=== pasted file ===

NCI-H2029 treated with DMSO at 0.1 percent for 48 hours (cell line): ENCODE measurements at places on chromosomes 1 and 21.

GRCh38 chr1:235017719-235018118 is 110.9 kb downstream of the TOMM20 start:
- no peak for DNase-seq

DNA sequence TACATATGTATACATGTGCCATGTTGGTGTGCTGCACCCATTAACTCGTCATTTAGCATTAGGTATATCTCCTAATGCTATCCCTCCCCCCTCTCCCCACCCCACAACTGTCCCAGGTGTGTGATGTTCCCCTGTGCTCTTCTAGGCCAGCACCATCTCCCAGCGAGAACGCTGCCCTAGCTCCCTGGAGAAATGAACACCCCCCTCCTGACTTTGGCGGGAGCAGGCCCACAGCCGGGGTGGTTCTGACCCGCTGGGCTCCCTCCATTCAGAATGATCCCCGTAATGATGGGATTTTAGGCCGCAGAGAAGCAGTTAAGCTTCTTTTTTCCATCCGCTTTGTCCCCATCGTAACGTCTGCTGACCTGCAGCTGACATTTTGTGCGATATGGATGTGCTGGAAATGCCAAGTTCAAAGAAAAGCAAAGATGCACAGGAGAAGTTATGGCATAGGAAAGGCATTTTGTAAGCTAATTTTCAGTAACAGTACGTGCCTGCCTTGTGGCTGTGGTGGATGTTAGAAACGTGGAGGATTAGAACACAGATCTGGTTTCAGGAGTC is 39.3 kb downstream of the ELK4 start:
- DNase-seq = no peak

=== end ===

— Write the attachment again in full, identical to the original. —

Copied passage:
NCI-H2029 treated with DMSO at 0.1 percent for 48 hours (cell line): ENCODE measurements at places on chromosomes 1 and 21.

GRCh38 chr1:235017719-235018118 is 110.9 kb downstream of the TOMM20 start:
- no peak for DNase-seq

DNA sequence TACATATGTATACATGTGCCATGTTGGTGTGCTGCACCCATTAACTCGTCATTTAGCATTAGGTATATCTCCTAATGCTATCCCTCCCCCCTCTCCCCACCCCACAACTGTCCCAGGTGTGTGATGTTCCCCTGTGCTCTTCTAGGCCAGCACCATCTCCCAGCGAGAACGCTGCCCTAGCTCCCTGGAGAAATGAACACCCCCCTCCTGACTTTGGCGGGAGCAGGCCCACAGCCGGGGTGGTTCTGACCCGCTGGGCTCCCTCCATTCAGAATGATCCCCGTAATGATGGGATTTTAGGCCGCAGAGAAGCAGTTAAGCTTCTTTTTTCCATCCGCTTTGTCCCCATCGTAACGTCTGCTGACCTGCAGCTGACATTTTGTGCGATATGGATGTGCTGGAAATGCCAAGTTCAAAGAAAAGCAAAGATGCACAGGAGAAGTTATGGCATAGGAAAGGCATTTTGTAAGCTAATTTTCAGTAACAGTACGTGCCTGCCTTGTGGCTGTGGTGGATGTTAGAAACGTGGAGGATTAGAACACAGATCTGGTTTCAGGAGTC is 39.3 kb downstream of the ELK4 start:
- DNase-seq = no peak